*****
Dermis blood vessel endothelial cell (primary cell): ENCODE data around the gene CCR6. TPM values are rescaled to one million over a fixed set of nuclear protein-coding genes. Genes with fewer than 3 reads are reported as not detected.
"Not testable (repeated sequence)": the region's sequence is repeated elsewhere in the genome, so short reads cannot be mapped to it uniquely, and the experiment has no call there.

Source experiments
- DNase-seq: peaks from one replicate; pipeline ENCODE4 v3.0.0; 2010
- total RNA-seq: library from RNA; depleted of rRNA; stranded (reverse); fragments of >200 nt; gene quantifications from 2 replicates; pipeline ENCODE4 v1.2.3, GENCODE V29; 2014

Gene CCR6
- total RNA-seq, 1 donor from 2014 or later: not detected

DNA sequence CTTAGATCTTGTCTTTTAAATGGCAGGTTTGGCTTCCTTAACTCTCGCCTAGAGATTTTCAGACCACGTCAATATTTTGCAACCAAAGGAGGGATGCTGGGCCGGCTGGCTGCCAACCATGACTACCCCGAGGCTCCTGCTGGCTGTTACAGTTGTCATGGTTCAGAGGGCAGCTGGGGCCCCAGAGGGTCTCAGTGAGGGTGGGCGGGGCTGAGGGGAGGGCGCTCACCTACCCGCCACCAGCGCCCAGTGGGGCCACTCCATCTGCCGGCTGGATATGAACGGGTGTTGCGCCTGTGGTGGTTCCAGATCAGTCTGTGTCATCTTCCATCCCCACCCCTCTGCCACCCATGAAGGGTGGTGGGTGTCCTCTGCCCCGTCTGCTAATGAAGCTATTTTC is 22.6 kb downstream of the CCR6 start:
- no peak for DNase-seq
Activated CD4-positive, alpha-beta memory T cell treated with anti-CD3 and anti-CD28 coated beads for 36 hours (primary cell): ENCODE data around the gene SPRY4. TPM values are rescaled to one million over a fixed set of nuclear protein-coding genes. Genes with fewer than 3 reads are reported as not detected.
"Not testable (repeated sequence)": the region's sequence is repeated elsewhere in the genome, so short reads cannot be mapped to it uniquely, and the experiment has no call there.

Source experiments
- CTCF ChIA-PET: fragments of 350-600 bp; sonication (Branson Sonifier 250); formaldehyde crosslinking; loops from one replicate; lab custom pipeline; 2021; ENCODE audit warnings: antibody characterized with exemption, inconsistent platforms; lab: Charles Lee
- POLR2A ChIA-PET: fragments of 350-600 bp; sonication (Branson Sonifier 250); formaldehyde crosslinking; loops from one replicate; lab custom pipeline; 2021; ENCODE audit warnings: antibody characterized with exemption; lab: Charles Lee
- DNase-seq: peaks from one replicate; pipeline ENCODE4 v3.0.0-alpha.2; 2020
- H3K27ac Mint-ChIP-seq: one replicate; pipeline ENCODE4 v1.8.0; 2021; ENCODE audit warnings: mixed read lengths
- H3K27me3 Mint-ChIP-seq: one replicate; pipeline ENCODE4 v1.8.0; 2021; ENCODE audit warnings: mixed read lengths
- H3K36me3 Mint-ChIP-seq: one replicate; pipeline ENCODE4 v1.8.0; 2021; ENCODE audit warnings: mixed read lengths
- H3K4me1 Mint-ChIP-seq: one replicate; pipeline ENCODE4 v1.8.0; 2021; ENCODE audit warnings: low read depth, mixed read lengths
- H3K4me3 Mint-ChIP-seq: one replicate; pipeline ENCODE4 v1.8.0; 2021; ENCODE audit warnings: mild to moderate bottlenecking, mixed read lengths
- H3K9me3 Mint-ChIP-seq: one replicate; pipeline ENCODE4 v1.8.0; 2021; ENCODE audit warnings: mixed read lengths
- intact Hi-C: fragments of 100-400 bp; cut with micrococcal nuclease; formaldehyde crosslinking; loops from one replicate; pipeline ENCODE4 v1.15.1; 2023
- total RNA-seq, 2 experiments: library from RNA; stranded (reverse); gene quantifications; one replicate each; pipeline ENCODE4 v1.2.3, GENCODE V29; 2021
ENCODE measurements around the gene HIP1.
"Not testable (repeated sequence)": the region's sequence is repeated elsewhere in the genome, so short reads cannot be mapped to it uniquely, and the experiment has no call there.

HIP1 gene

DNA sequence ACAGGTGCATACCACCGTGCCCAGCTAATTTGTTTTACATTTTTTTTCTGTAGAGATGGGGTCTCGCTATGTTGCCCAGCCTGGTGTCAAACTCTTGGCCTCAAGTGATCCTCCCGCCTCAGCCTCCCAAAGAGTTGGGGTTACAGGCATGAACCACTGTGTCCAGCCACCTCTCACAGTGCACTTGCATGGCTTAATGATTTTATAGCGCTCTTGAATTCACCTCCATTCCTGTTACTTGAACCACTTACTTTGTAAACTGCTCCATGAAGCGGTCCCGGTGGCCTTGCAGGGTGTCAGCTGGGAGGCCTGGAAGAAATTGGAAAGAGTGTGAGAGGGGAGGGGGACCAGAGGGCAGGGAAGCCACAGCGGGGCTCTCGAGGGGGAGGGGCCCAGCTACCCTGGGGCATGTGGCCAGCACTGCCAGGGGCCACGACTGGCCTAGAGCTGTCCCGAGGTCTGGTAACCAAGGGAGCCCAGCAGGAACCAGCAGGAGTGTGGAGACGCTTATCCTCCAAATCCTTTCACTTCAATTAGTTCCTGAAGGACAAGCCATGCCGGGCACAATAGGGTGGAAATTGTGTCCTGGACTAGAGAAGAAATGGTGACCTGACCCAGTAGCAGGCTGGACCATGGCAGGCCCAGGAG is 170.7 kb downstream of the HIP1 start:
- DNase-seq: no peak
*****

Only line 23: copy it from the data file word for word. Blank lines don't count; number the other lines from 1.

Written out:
- total RNA-seq, 2 experiments: library from RNA; stranded (reverse); gene quantifications; one replicate each; pipeline ENCODE4 v1.2.3, GENCODE V29; 2021